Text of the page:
The question is always – What are those sources of revenue?
The fire damage to Baba’s Tree created an opportunity. Both ashes and wood were salvaged. The wood was milled and stored for future use.
Individual supporters sent emails and posted on social media their suggestions for using wood from Baba’s Tree as a source of future donations.
The board is in the process of developing a policy and plan for use of the wood – both at Meher Mount and as a source of donations.
THE COMMUNITY SUPPORTS VOLUNTEER WORK DAYS
VOLUNTEER DAYS COORDINATOR Jim Whedon uses an electric weed whacker to get ready for the June 1, 2018 deadline for fire abatement. Meher Mount was given a thumbs up by the Ventura County Fire Department. (Photo: Margaret Magnus, May 19, 2018)
As news of the Thomas Fire reached the Meher Baba community, there were offers to help with fire clean-up.
Fire recovery spurred multiple volunteer days: fire cleanup, caring for Baba’s Tree, harvesting and storing Baba’s Tree wood, weeding and mowing to get ready for fire abatement inspection, and general repairs.
The community responded and volunteered, even coming all the way from New York. Thank you. There are more volunteer days scheduled.
Meher Mount also installed a new app — Volunteers for Salesforce — for Salesforce’s constituency relationship management (CRM) program.
Meher Mount is using this app to track volunteers and hours, starting with Master Plan participation.
PLANNED GIVING IS ON THE AGENDA
Now that fire recovery is completed, it’s time to turn attention to the next top priority: planned giving with an endowment option.
There is a board meeting scheduled for November 2018 to discuss feasibility, implications and the possible next steps.
GUIDING PRINCIPLES OF THE MASTER PLAN
AVATAR MEHER BABA (center, blue coat) walking with His followers at Meher Mount on August 2, 1956. Baba’s Path and is kept mowed so that visitors can walk in His footsteps. (Photo: Darwin Shaw, (c) Meher Nazar Publications)
Meher Mount’s Master Plan and the resulting projects are based on five guiding principles.
Facilitate the remembrance of Avatar Meher Baba – To maintain Meher Mount as a medium for remembering Avatar Meher Baba and to honor His presence at Meher Mount.
Nurture divine love and oneness through nature – To preserve the natural environment and to support opportunities for loving God through nature.
Support pilgrimage to Meher Mount – To facilitate day pilgrimage with the least impact to Meher Mount.
Be good stewards – To preserve Meher Mount for future generations with thoughtful and careful stewardship.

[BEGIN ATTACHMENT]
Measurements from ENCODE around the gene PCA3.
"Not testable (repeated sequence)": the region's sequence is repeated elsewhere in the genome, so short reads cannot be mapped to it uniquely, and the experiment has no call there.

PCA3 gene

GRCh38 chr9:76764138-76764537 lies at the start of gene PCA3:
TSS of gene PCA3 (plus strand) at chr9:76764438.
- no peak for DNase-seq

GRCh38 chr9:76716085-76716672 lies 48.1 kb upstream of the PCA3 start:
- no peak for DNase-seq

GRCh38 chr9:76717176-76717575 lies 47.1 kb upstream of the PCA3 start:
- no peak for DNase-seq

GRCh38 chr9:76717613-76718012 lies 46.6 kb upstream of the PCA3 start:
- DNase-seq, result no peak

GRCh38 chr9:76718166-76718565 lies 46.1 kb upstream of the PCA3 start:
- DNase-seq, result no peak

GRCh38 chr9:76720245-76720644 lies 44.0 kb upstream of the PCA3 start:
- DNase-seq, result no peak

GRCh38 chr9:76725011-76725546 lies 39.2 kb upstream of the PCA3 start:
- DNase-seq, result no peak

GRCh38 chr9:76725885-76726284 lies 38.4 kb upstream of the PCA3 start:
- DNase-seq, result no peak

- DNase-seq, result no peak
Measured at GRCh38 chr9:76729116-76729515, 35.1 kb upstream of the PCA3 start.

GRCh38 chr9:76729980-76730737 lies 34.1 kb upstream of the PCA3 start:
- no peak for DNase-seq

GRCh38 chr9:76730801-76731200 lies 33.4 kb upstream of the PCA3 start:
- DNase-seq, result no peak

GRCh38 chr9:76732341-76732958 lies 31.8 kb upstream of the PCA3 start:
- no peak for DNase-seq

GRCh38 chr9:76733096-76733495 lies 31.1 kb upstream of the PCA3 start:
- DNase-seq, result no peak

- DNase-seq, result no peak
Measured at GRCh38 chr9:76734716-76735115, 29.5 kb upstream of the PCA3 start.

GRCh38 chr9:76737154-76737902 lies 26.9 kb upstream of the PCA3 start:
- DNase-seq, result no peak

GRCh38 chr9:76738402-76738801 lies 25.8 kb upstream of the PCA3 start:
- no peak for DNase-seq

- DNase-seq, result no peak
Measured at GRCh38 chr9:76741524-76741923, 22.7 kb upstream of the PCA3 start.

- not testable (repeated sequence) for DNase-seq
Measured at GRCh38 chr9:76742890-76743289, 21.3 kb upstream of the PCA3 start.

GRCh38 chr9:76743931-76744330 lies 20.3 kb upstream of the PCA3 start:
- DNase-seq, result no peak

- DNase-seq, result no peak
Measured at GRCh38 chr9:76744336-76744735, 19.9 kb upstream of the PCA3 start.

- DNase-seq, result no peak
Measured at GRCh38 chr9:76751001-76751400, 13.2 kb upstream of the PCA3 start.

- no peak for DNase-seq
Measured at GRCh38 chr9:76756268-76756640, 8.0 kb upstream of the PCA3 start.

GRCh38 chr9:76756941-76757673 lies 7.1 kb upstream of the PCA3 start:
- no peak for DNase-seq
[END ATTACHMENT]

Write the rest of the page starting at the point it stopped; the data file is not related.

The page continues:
Provide opportunities for service – To honor Agnes Baron’s legacy by creating opportunities for selfless service.
A PLAN FOR ALL TIME
A master plan is a living, breathing and changing road map. Its role is to provide a rationale, a vision, continuity, and guidance for today and for the future.
Meher Mount’s Master Plan definitely served its purpose during fire recovery and renewal.
COMMUNITY MEETING 2017 to update Meher Mount’s Master Plan. The group is in front of Baba’s Fireplace before the Eucalyptus trees to the right burned in the December 2017 Thomas Fire and were later removed. (Top row, left to right) Ron Holsey, Robert Turnage; (Middle row, left to right): Buzz Glasky, Steve Bostwick, Brent Carter, Jim Whitson, Marta Flores, Nancy Pinckert, Byron Pinckert, Donnalyn Karpeles, Elliott Karpeles, Eric Van Buskirk, Ursula Reinhart, Richard Mannis; (Front row) Ginger Glasky, Margaret Magnus, Patti Jones, Bing Heckman. Not pictured is Sam Ervin who is taking the photo, July 22, 2017.
My mind is like still water as I sit on the veranda of the Visitor Center. Next to me is a friend who has been helping me take care of Meher Mount for several weeks. It is evening, the sun is about to set, and even the busy hummingbirds are settling in to partake of the peace of this special place.
“This is all Meher Baba,” my companion remarks with deep emotion in his voice as he spreads his arms to indicate the whole of Meher Mount.
When the Ojai Raptor Center sent out an email after the December 2017 Thomas Fire encouraging landowners to install perches and box homes to support the raptor population in the area, Meher Mount responded.
The center said the fire had destroyed raptor (eagle, hawk, falcon, owl) habitat in the area, and putting up boxes and perches was one way to help the recovery of these birds.
Meher Mount was also motivated to install the boxes to create a natural form of rodent control. A simple walk to Baba’s Tree and Avatar’s Point demonstrates the abundance of small rodents (such as gophers, voles, and mice) at Meher Mount. The ground is pock-marked with their holes.